Generally, homes only have one, or just a few, return vents. These vents are usually placed in a central location in the middle of a home. However, for very large homes or very well-sealed homes, it is not uncommon for each room to also have a return vent. Via ducting, these return vents connect the room directly to your furnace and/or air conditioner.

Click here for a well-reviewed return vent from Amazon. Notice how much larger this central vent is than the small individual supply vent linked above.

Individual return vents per room and/or bedroom are more efficient in terms of energy use than a central return vent. However, because of the large additional cost required to install an entire second set of ductwork, central return vents are the favored technique.

Jumper Ducts

One way to facilitate more efficient air movement in a home is jumper ducts. Jumper ducts are small vents that are usually placed above a door, in a door, or sometimes between floors. These ducts allow the free flow of air from one room to another even when all doors are closed. Sometimes jumper ducts let air flow into a room, and other times they let air flow out of a room.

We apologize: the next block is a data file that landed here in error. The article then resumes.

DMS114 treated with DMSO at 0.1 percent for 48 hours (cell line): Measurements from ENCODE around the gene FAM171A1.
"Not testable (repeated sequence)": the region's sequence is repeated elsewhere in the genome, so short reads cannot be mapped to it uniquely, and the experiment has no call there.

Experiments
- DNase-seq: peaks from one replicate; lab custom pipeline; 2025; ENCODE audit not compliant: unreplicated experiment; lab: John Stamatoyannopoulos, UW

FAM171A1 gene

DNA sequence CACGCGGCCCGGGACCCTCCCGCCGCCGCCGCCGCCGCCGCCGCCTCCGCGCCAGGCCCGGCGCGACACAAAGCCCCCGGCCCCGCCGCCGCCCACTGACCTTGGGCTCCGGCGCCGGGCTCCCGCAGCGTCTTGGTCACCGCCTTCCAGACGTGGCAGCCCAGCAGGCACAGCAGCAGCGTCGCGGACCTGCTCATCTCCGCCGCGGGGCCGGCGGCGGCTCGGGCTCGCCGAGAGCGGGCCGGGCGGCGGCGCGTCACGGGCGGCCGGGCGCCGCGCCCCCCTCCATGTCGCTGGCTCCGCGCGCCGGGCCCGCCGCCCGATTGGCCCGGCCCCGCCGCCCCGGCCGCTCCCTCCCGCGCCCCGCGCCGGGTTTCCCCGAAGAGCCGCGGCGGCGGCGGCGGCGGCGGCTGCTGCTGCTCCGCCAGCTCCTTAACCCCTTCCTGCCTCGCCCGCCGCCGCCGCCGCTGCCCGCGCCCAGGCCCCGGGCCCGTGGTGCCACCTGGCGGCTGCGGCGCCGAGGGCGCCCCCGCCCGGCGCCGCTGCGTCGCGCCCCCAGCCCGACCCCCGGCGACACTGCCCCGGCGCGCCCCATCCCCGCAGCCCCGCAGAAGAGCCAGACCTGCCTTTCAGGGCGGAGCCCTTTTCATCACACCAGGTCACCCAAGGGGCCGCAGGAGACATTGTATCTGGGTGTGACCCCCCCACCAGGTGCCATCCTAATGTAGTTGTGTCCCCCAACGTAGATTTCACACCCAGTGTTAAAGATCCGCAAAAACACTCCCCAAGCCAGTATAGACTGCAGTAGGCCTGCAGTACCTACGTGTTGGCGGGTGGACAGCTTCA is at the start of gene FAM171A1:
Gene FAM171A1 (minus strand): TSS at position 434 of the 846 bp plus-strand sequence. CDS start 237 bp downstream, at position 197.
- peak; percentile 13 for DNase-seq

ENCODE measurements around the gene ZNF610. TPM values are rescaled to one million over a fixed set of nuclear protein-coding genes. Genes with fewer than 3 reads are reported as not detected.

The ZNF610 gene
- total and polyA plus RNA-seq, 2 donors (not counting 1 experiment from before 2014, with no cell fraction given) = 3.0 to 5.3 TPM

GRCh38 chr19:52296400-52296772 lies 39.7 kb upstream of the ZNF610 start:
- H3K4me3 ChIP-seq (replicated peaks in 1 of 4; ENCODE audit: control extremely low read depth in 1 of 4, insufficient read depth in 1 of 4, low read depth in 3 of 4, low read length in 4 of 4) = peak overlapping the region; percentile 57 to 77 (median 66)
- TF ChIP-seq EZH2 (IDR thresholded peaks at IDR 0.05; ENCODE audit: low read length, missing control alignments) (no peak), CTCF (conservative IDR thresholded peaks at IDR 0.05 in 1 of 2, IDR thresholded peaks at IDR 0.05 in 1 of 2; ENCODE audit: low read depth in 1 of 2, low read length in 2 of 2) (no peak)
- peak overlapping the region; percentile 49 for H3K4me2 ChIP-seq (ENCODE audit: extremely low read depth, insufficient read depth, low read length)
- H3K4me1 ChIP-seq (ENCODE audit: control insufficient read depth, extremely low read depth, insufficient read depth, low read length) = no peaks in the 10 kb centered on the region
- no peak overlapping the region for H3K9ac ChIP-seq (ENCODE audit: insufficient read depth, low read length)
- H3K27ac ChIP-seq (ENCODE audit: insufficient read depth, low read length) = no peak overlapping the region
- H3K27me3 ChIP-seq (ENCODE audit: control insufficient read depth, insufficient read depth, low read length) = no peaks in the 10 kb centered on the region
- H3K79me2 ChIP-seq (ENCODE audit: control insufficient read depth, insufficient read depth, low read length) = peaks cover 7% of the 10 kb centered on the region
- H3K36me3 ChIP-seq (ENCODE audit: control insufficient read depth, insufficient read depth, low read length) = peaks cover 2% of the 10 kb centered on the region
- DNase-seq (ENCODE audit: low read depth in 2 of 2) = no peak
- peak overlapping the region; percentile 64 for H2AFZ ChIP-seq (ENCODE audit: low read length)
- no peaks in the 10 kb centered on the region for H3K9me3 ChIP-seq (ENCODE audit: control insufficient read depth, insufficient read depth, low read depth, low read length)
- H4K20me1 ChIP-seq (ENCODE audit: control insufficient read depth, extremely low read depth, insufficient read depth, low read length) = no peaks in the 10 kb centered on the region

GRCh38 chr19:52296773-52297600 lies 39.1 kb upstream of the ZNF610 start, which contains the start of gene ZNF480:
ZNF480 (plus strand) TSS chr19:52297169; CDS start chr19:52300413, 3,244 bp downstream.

Jumper Ducts that let Air Flow Out

A furnace's main return vent is sucking up air to either re-heat or re-cool as the season demands. Since a bedroom is getting already cooled or heated air from that furnace through the supply vent, the jumper ducts are installed to allow the untreated air to easily escape back to the furnace. Without a jumper duct, the air has to squeeze through the crack under the door.

Jumper ducts are not super common but are necessary when bedrooms or other rooms are very well sealed from the rest of the house. If your furnace cannot get the treated air back from a bedroom, it ends up sucking air from the outside. This can be costly because the outside air is usually a much greater temperature difference than the inside already heated or cooled air.

Jumper Ducts that let Air Flow In

A house with a fire furnace and firewood placed underneath to dry

Sometimes, a home is heated or cooled using an unducted heating system. A very classic example of this is a fireplace or woodstove. In this situation, the jumper duct allows the hot air from the fire (or cool air from a swamp cooler or heat pump) to flow into a bedroom even with a closed door.